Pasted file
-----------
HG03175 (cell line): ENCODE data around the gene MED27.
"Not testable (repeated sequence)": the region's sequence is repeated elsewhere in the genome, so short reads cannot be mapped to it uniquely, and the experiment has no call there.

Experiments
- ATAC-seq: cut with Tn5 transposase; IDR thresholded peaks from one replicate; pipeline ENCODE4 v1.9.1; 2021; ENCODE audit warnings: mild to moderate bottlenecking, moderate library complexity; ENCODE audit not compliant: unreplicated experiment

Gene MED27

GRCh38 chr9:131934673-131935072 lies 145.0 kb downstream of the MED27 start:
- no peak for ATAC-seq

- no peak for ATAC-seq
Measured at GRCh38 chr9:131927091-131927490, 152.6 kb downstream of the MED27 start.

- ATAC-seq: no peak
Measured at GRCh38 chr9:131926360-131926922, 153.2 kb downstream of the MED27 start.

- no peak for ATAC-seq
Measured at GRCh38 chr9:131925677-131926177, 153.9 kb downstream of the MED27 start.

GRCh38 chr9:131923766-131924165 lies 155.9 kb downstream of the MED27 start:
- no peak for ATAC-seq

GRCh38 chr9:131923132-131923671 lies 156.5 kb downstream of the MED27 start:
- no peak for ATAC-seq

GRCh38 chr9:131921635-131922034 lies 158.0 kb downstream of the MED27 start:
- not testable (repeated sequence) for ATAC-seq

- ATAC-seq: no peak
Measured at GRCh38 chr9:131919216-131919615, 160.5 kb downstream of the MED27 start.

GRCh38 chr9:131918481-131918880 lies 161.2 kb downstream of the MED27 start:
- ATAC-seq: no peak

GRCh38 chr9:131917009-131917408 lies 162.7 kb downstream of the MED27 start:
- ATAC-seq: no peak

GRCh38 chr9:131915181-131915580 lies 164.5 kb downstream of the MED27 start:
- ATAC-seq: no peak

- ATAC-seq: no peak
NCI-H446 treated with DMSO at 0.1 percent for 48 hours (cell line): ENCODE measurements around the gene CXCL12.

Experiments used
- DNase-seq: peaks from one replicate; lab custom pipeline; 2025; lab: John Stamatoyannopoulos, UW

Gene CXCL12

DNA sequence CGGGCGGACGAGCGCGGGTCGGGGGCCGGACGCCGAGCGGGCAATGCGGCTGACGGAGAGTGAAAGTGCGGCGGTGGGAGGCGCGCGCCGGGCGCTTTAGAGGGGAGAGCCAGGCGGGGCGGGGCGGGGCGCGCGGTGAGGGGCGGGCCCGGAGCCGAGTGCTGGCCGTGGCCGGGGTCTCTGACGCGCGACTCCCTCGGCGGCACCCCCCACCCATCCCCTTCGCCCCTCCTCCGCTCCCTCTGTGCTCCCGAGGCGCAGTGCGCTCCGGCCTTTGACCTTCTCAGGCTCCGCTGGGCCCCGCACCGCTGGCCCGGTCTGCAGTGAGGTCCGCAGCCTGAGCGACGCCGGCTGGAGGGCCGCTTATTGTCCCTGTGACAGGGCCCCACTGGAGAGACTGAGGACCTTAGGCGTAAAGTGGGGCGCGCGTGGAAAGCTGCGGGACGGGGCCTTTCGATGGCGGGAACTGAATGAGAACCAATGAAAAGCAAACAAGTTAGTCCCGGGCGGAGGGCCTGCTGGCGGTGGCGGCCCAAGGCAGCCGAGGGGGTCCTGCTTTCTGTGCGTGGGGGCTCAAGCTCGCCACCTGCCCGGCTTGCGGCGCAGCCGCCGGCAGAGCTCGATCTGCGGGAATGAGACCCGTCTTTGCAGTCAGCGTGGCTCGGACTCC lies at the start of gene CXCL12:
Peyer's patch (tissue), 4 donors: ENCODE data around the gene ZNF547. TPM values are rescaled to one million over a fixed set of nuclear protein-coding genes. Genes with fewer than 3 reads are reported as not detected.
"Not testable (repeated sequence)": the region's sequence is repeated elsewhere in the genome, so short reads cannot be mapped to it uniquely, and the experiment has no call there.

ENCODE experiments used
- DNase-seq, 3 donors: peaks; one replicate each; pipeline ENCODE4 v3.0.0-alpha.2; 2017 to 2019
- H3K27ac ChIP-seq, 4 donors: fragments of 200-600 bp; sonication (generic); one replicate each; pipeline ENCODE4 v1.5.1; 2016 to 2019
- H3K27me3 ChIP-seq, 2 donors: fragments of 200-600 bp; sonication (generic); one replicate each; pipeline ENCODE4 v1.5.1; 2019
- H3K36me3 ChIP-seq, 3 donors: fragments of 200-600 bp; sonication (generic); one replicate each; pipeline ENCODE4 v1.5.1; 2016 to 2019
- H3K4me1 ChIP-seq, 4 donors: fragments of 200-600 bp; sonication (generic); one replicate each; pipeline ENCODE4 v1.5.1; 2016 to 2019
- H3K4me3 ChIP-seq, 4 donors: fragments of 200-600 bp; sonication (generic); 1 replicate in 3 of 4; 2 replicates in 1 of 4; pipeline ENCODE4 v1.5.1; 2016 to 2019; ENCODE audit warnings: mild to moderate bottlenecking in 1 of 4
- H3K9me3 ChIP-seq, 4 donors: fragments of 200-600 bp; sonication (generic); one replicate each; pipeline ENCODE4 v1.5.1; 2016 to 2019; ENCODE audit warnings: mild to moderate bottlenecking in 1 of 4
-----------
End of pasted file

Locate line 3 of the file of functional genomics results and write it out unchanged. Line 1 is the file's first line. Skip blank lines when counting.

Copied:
Experiments